Burundi: the African Union to deploy a force waives immediate

The African Union has waived Sunday immediately send a peacekeeping force for peace in Burundi, prey to a deadly political crisis facing the reluctance of several African heads of state and frontal opposition Bujumbura .
Saturday appointed the new chairman of the continental body, Chadian President Idriss Déby had scratched his audience: “We meet too often, we always talk too much, we still write a lot, but we do not act fairly and sometimes not the all”.
On Burundi, one of the priorities of the 26th AU summit ended Sunday, the heads of state have chosen to focus the discussion with Bujumbura and postpone sending a “stabilization mission” of 5,000 men whose the principle had yet been officially recorded in mid-December by the AU.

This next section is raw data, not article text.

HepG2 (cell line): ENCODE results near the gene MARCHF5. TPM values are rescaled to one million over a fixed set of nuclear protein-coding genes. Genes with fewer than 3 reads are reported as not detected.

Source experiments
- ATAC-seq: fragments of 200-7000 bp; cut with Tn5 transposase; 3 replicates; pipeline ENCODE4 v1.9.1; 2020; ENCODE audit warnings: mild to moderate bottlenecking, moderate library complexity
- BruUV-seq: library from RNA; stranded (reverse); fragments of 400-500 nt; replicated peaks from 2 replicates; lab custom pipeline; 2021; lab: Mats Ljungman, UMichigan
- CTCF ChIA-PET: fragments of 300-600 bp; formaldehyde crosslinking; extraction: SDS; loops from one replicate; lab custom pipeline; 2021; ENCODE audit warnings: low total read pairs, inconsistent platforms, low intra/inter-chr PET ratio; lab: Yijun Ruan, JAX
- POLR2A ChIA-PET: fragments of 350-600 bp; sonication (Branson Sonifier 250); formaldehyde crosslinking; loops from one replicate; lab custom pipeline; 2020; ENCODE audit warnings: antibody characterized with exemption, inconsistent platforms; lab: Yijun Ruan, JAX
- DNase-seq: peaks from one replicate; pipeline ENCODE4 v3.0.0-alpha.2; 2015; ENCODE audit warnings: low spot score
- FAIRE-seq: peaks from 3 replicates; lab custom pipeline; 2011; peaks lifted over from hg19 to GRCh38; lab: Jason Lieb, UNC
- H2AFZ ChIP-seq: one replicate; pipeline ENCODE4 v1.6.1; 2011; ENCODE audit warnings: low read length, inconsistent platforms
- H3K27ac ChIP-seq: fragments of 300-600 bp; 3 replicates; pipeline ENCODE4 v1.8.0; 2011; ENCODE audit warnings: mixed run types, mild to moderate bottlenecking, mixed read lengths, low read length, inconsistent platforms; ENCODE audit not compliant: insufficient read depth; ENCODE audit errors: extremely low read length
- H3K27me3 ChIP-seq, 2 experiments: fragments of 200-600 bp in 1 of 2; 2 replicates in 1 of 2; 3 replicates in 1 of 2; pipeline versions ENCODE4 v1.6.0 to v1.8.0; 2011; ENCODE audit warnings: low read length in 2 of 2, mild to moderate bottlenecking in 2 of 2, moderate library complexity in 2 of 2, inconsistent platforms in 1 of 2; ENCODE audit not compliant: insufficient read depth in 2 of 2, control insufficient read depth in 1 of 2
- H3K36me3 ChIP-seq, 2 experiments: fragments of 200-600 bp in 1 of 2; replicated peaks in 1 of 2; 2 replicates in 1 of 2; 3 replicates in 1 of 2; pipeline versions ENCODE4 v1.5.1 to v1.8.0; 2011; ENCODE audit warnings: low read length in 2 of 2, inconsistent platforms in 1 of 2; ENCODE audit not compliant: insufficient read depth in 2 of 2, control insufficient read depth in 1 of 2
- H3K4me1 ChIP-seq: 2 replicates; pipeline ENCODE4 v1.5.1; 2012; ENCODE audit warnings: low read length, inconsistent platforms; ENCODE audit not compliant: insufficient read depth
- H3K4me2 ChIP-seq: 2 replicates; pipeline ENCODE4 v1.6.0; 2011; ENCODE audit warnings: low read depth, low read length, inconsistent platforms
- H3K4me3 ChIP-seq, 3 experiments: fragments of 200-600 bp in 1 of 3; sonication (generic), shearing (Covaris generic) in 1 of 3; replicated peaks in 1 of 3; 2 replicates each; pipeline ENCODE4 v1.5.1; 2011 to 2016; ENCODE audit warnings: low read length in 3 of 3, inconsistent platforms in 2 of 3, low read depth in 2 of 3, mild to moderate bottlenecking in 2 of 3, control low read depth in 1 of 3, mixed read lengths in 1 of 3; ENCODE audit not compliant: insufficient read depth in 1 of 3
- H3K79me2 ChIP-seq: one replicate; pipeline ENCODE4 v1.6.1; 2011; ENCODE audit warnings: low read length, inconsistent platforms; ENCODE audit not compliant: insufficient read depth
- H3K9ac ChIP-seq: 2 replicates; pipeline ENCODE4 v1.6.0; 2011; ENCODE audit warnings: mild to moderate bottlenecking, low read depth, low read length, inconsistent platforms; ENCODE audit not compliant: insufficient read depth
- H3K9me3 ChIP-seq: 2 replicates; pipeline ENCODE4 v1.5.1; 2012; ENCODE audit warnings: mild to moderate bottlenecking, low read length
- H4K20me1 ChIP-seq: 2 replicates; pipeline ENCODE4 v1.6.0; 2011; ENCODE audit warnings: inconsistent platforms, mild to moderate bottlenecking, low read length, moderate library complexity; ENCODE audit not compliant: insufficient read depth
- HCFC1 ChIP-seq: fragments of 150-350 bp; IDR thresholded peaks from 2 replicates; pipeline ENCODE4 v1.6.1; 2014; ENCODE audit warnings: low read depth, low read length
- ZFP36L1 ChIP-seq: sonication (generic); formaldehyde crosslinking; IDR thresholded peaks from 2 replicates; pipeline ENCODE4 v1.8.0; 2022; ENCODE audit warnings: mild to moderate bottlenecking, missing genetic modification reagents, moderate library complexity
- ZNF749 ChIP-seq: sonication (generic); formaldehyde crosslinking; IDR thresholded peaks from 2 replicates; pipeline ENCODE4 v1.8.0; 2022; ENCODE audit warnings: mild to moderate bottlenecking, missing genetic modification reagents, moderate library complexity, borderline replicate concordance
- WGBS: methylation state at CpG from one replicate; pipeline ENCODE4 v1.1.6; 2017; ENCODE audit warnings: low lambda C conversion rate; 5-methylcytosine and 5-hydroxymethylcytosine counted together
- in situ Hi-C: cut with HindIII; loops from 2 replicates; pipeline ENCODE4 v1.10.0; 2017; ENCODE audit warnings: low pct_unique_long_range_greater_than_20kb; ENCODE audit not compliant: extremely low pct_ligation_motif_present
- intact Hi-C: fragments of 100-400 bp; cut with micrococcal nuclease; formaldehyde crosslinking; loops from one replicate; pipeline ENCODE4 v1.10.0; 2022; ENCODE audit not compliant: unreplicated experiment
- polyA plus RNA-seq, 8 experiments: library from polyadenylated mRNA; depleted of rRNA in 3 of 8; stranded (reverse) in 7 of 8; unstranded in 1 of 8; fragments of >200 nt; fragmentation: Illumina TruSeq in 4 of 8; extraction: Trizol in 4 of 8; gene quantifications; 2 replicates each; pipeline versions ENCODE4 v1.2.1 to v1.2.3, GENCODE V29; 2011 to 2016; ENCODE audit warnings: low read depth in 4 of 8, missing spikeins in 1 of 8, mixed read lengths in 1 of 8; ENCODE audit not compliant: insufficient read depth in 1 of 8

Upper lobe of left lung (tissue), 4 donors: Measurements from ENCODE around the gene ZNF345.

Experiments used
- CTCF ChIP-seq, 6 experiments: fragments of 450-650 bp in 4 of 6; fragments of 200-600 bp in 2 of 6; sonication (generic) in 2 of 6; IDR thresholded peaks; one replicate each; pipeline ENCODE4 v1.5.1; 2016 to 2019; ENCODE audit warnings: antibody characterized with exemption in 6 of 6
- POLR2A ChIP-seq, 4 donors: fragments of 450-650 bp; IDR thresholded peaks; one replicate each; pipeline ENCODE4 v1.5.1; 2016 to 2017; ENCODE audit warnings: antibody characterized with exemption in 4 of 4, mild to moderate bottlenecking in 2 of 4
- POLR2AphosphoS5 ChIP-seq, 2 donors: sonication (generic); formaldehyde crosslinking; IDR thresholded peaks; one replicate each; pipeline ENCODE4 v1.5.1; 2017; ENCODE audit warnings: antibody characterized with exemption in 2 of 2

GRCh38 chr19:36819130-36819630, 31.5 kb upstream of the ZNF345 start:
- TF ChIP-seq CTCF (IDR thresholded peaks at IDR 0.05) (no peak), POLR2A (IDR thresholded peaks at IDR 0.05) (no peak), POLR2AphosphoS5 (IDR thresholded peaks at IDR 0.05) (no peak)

This force was to halt the cycle of violence in Burundi raising fears of large-scale massacres and even genocide, in the small Great Lakes countries of Africa marked by a bloody civil war (300,000 dead) between 1993 and 2006.
– “No intention to attack” –
Heads of state, anxious for some not to create a precedent, namely the sending of a military force in a country without its approval, therefore agreed to dispatch a “high level delegation” to discuss with the Burundian government.
It is not known the composition of this delegation.
“If Burundi accept it, it will be a force for disarmament of the militias, the protection of civilians in cooperation with local police forces, facilitating the work of observers of human rights,” pleaded the Commissioner the AU Peace and Security Smail Chergui.
“There is no will neither to occupy nor to attack,” he tried to reassure Mr Chergui, adding that the AU mission was “to give some peace to everyone.”
But the Foreign Minister of Burundi, Alain Aimé Nyamitwe, who said he was satisfied with the decision of the AU, has somewhat dampened hopes.

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